Addressing Industry Security Needs at the IdentityFirst Summit
I had the privilege of attending and speaking at the inaugural summit of IdentityFirst.org last week. IdentityFirst is an organization that is building a community of IT professionals to discuss the changing landscape of identity management in the world of cloud applications. It promotes the practices and enables the infrastructure required to make everyone a good "security citizen."
Companies represented at the summit were a good cross section of the entire cloud applications landscape - from large, well recognized consumer companies to smaller service provider startups. It was very clear that small and large companies alike are struggling with this topic of strengthening security, while reducing the costs of identity management and increasing employee productivity. Their user bases are large and geographically dispersed, and they use different end points, such as mobile devices. Making sure that the employee lifecycle is upheld across all critical stages, in terms of access privileges and controlling this from a central, easy-to-manage system, is one of the highest priorities of IT departments.
There were some strong opinions from seasoned IT leaders about what works in their environments, including Active Directory vs. LDAP and discussions over which features different Identity Providers should support. Everyone agreed that there needs to be a single source of truth and how that information gets federated to other systems was a topic that was actively debated.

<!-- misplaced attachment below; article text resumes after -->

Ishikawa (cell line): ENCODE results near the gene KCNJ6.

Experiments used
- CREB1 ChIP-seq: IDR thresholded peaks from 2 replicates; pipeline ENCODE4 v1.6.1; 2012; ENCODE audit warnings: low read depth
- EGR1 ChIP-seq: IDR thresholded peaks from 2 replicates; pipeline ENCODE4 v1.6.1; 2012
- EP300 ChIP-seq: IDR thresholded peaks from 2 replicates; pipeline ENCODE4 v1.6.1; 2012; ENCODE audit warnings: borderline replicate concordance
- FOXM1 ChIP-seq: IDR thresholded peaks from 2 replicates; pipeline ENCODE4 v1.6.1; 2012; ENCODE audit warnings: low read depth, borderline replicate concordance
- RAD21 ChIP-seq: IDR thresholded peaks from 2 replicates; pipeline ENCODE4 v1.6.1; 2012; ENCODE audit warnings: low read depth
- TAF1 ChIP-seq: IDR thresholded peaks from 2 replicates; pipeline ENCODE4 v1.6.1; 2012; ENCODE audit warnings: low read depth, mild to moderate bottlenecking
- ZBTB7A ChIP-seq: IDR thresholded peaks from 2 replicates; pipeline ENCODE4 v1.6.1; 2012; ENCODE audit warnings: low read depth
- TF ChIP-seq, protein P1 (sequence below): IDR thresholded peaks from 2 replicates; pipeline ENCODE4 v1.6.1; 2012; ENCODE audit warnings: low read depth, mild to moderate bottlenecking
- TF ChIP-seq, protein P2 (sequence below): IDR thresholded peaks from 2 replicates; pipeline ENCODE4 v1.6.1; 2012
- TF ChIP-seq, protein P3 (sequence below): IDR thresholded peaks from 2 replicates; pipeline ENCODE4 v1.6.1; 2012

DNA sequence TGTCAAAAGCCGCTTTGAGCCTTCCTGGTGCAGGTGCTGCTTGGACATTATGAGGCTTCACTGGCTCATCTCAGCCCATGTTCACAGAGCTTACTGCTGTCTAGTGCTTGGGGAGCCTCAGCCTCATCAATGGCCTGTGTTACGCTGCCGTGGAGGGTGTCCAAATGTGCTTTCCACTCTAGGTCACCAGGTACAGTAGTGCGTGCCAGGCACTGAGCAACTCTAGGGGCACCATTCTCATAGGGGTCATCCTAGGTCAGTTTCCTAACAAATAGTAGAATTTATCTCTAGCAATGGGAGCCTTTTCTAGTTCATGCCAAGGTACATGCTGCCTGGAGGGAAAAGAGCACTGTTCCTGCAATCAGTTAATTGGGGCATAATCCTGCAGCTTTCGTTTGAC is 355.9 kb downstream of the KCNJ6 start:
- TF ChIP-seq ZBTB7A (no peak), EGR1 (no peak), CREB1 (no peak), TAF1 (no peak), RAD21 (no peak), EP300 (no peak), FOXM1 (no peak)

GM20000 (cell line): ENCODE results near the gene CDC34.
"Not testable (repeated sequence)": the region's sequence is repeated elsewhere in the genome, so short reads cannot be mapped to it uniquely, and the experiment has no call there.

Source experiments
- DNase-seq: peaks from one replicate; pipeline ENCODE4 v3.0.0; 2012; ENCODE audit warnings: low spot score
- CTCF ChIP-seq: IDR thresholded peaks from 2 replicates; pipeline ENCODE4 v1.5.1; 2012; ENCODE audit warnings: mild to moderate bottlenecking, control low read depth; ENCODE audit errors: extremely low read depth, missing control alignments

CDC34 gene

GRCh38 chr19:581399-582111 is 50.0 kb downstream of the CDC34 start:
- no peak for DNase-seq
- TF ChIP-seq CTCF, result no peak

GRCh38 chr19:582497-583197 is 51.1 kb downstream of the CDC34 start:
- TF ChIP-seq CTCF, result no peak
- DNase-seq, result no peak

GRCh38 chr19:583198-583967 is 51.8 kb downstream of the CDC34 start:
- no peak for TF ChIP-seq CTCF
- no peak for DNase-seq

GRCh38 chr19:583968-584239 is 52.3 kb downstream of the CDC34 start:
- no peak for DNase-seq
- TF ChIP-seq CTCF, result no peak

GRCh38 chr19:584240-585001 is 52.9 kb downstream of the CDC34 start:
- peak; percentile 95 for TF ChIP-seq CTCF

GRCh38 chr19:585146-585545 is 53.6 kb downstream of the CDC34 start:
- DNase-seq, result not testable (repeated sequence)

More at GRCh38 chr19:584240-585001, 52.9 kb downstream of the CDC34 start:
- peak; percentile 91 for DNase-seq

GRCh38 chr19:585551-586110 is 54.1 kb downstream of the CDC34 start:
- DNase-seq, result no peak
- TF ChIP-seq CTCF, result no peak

Numerous companies proposed very creative solutions to this problem, which highlighted how strong leadership can make a positive impact in breaking deadlocks caused by issues that arise from legacy applications. There was widespread agreement that with the strong shift into cloud-based applications and the increasing use of mobile devices in the workplace, topics including managing identity in the cloud, central directory integration and mobile device management are becoming more critical and need to be addressed earlier in a company’s growth.
We reviewed many use cases that different companies showcased to make a point about identity management and security in general. It was clear that while each case was unique, there were some core concepts that needed to be addressed by everyone. There was also an extended discussion on the different compliance requirements that a cloud service provider must achieve in order to gain trust and build confidence in the entire ecosystem of cloud apps. It was apparent that there is a long road ahead and a huge opportunity for members of this initiative to be able to make a lasting impact on open questions that are being actively debated in this field, including a standards-based design for mobile SSO and other similar topics.
Overall, I felt encouraged to see a groundswell of support for addressing this key security issue of identity management for the enterprise as it adopts the cloud. Thanks to the organizers for putting on such a great event.
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